19. Since the term manufacture‟ is not defined in the Rules, the definition under the Central Excise Act, 1944 must be considered. Section 2(f) of the Central Excise Act defines manufacture‟ as follows:

2(f) “ manufacture” includes any process i) incidental or ancillary to the completion of a manufactured product; ii) which is specified in relation to any goods in the Section or Chapter notes of the Fourth Schedule as amounting to manufacture; or iii) which, in relation to the goods specified in the Third Schedule, involves packing or repacking of such goods in a unit container or labelling or re-labelling of containers including the declaration or alteration of retail sale price on it or adoption of any other treatment on the goods to render the product marketable to the consumer; the word “manufacturer” shall be construed accordingly and shall include not only a person who employs hired labour in the production or manufacture of excisable goods, but also any person who engages in their production or manufacture on his own account.

20. Thus, the term manufacture‟ itself is very wide and includes anything incidental or ancillary to manufacture.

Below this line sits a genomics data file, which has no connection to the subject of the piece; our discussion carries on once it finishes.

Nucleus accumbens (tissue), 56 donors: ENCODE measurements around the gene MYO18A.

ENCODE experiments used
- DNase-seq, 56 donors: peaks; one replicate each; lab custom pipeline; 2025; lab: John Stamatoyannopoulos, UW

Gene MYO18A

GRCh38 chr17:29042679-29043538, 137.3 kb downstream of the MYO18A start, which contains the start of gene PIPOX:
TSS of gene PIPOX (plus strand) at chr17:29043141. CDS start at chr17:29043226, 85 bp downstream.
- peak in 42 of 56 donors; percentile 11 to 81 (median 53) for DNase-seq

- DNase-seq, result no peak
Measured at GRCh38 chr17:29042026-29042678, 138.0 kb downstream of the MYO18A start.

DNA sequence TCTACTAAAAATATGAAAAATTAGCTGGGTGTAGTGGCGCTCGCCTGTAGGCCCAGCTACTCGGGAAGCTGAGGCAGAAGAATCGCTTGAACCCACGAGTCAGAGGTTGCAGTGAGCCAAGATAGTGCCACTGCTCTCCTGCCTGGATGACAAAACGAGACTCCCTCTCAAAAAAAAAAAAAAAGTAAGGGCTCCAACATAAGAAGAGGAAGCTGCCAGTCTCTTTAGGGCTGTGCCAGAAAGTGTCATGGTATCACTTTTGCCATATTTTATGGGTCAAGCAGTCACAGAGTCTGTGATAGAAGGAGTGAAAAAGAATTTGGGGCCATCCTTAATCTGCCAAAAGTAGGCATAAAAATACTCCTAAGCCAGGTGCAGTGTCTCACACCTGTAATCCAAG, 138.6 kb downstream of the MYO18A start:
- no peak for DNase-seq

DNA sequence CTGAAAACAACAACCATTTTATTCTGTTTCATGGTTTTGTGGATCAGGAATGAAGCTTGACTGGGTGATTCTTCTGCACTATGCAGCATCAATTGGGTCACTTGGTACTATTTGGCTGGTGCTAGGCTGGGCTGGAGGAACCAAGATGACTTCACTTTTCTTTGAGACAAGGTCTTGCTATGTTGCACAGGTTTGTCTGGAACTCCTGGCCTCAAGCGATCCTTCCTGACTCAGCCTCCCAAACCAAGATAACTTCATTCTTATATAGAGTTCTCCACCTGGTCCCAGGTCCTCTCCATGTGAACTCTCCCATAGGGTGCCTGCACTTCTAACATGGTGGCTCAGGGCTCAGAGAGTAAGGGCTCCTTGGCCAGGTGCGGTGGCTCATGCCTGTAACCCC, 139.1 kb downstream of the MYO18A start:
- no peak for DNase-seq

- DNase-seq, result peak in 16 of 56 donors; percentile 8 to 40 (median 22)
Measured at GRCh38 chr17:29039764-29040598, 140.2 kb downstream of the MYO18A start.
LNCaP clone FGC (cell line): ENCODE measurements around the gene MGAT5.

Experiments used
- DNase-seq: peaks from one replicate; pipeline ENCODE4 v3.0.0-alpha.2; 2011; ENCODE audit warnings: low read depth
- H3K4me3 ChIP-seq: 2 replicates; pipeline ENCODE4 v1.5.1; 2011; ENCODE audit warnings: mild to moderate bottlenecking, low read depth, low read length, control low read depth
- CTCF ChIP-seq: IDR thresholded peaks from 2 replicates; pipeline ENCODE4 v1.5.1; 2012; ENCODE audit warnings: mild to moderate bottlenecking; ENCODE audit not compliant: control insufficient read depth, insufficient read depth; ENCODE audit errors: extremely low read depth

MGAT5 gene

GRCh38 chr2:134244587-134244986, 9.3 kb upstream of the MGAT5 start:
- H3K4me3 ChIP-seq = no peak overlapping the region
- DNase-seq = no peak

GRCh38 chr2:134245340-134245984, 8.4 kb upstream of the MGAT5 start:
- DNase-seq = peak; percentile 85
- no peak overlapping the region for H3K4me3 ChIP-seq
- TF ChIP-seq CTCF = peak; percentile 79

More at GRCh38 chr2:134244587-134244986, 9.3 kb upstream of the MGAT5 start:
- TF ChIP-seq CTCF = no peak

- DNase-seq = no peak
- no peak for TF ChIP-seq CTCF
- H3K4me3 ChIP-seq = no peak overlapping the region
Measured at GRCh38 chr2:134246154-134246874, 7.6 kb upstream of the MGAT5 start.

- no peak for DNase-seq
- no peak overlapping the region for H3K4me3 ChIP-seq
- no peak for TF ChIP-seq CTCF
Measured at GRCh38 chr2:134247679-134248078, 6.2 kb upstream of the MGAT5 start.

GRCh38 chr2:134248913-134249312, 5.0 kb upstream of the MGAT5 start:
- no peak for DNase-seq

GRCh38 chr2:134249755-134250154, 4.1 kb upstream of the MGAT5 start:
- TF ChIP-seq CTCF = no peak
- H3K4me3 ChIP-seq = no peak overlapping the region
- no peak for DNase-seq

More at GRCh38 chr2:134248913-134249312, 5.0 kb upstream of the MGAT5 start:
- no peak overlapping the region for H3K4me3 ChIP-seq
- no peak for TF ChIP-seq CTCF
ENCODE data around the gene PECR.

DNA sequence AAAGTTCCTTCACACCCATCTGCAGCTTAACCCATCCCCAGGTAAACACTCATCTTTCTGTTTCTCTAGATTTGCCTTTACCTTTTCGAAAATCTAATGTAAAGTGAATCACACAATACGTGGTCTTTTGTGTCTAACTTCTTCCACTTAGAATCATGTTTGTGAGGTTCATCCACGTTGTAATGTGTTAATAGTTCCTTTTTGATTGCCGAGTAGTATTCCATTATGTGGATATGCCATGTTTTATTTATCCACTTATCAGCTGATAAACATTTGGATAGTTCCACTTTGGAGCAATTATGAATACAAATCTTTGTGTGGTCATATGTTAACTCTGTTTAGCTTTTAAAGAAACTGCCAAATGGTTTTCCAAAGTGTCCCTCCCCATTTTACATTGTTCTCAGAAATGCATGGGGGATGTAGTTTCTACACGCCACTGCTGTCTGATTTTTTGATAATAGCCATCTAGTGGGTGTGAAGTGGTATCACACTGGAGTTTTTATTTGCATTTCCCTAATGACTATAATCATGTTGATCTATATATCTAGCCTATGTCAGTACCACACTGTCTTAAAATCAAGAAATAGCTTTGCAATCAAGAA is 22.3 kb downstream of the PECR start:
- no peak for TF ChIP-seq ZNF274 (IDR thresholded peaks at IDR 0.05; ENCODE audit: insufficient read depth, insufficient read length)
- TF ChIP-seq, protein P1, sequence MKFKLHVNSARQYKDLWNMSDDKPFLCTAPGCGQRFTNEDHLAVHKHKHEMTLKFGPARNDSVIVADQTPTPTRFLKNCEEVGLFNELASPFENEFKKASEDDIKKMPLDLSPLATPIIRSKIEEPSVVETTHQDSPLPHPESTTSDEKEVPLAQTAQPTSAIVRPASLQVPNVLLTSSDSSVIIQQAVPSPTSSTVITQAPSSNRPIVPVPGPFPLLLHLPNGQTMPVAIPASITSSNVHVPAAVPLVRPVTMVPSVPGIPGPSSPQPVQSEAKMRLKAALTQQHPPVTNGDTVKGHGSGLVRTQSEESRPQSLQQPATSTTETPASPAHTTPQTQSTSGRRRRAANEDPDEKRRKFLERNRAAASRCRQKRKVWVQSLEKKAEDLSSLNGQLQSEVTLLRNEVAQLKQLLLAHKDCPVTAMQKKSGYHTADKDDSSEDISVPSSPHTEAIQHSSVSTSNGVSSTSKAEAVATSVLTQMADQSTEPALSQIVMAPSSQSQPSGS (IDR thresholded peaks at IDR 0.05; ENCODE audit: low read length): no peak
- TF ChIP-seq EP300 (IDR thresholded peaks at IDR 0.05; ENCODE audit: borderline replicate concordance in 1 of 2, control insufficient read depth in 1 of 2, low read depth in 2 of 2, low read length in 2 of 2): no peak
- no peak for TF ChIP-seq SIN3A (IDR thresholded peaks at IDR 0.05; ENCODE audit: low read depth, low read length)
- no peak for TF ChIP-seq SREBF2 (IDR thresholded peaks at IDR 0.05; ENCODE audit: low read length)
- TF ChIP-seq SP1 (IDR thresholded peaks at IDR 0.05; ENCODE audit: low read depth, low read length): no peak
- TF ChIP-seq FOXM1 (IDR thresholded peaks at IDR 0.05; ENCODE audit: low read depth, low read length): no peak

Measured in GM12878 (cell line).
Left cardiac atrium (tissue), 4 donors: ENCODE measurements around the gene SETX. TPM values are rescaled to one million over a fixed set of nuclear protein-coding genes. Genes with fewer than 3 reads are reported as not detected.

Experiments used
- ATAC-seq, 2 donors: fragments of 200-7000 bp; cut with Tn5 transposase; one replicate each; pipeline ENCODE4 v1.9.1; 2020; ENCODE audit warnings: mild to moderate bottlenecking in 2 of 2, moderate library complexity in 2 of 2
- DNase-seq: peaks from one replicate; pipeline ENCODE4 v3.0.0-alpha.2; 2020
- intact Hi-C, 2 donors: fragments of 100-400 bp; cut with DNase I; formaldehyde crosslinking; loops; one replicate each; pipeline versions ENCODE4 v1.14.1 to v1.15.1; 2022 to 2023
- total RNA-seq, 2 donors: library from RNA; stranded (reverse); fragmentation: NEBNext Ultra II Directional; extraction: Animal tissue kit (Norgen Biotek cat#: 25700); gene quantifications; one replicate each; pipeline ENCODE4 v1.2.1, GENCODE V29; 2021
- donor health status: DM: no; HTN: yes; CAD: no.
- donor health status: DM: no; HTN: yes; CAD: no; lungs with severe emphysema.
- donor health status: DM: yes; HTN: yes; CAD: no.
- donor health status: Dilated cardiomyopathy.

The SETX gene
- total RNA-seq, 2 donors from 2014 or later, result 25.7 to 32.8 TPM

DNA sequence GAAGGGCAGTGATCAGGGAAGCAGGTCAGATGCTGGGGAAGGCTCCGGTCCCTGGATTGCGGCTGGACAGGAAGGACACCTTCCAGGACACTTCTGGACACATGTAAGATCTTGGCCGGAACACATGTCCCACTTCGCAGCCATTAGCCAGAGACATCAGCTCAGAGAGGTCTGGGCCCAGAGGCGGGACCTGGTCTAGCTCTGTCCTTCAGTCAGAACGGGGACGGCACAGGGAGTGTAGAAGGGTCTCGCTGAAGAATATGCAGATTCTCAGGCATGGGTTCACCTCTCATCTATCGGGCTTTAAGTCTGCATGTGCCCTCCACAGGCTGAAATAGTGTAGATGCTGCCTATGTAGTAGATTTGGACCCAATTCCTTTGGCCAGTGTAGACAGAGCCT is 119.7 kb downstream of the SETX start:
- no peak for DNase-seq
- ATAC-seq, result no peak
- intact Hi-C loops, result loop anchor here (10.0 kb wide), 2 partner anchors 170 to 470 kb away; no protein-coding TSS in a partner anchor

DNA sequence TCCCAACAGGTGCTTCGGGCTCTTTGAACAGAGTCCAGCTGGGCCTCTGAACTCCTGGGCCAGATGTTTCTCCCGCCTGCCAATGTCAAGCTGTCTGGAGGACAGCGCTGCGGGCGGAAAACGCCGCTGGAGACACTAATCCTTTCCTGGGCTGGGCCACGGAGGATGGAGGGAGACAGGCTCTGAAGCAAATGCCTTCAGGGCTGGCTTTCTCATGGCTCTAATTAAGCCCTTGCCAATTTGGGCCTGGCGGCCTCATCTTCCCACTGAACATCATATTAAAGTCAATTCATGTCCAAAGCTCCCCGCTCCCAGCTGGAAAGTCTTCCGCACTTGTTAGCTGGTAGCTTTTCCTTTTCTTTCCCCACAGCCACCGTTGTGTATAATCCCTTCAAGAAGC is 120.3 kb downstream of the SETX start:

21. For a service to qualify as input service‟ under CENVAT Credit Rules, 2004 post 2011, the service in question need not be covered even by the very wide definition of manufacture under section 2(f) of the Central Excise Act. Any service which is used not only in manufacture but also in relation to‟ manufacture will also qualify as input service. The scope of input service is further enlarged with the expression whether directly or indirectly used in the definition of input service. Thus, there are:

a) Actual manufacture;

b) Processes incidental or ancillary to manufacture which are also manufacture;

c) Activities directly in relation to manufacture (i.e., in relation to a‟ and b‟ above);

d) Activities indirectly in relation to manufacture (i.e., in relation to a‟and b‟ above);

22. All four of the above qualify as input service as per Rule 2(l) (ii) as applicable post 1.4.2011. Although setting up the factory is not manufacture in itself, it is an activity directly in relation to manufacture. Without setting up the factory, there cannot be any manufacture. Services used in setting up the factory are, therefore, unambiguously covered as  input services‟ under Rule 2 (l) (ii) of the CENVAT Credit Rules,  2004 as they stood during the relevant period (post 1.4.2011).  The mere fact that it is again not mentioned in the inclusive part of the definition makes no difference. Once it is covered in the  main part of the definition of input service, unless it is  specifically excluded under the exclusion part of the definition,  the appellant is entitled to CENVAT credit on the input services  used.  This Bench has already taken this view in Kellogs. Similar views have been taken by the other Benches in the other cases mentioned above.